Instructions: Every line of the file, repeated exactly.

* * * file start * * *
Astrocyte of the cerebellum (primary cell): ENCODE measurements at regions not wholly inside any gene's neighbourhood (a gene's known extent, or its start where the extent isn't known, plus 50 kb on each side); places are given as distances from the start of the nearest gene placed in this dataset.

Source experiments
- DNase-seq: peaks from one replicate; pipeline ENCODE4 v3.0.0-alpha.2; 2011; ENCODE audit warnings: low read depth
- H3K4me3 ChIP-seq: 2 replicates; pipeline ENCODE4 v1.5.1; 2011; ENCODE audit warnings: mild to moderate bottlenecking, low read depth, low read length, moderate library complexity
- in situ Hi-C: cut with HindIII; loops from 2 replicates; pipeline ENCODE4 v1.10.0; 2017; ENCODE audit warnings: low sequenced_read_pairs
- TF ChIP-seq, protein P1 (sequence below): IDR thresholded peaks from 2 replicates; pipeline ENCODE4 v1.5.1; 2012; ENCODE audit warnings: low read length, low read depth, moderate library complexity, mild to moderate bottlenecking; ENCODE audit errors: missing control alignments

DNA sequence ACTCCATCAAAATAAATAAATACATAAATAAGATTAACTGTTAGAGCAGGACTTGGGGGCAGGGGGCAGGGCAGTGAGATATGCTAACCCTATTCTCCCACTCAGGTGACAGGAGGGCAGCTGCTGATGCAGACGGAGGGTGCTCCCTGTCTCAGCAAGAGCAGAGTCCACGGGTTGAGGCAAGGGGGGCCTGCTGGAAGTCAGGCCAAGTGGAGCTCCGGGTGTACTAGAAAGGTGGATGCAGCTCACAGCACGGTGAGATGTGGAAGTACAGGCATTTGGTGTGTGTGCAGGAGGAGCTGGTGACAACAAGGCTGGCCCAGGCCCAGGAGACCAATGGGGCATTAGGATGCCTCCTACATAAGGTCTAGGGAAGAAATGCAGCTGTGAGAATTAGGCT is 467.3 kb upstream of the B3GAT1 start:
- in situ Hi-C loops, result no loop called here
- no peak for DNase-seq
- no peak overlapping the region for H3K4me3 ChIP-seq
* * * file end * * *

Astrocyte of the cerebellum (primary cell): ENCODE measurements at regions not wholly inside any gene's neighbourhood (a gene's known extent, or its start where the extent isn't known, plus 50 kb on each side); places are given as distances from the start of the nearest gene placed in this dataset.

Source experiments
- DNase-seq: peaks from one replicate; pipeline ENCODE4 v3.0.0-alpha.2; 2011; ENCODE audit warnings: low read depth
- H3K4me3 ChIP-seq: 2 replicates; pipeline ENCODE4 v1.5.1; 2011; ENCODE audit warnings: mild to moderate bottlenecking, low read depth, low read length, moderate library complexity
- in situ Hi-C: cut with HindIII; loops from 2 replicates; pipeline ENCODE4 v1.10.0; 2017; ENCODE audit warnings: low sequenced_read_pairs
- TF ChIP-seq, protein P1 (sequence below): IDR thresholded peaks from 2 replicates; pipeline ENCODE4 v1.5.1; 2012; ENCODE audit warnings: low read length, low read depth, moderate library complexity, mild to moderate bottlenecking; ENCODE audit errors: missing control alignments

DNA sequence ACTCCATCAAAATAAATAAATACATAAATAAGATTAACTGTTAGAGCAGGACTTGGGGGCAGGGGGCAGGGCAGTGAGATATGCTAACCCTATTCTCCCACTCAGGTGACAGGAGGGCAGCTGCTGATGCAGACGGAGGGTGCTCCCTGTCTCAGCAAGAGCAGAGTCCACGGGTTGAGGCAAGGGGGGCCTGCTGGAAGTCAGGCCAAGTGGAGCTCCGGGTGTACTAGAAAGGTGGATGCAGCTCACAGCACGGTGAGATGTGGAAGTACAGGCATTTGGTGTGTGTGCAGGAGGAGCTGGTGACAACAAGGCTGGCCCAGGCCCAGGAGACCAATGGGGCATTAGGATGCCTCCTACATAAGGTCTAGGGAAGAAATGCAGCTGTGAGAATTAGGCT is 467.3 kb upstream of the B3GAT1 start:
- in situ Hi-C loops, result no loop called here
- no peak for DNase-seq
- no peak overlapping the region for H3K4me3 ChIP-seq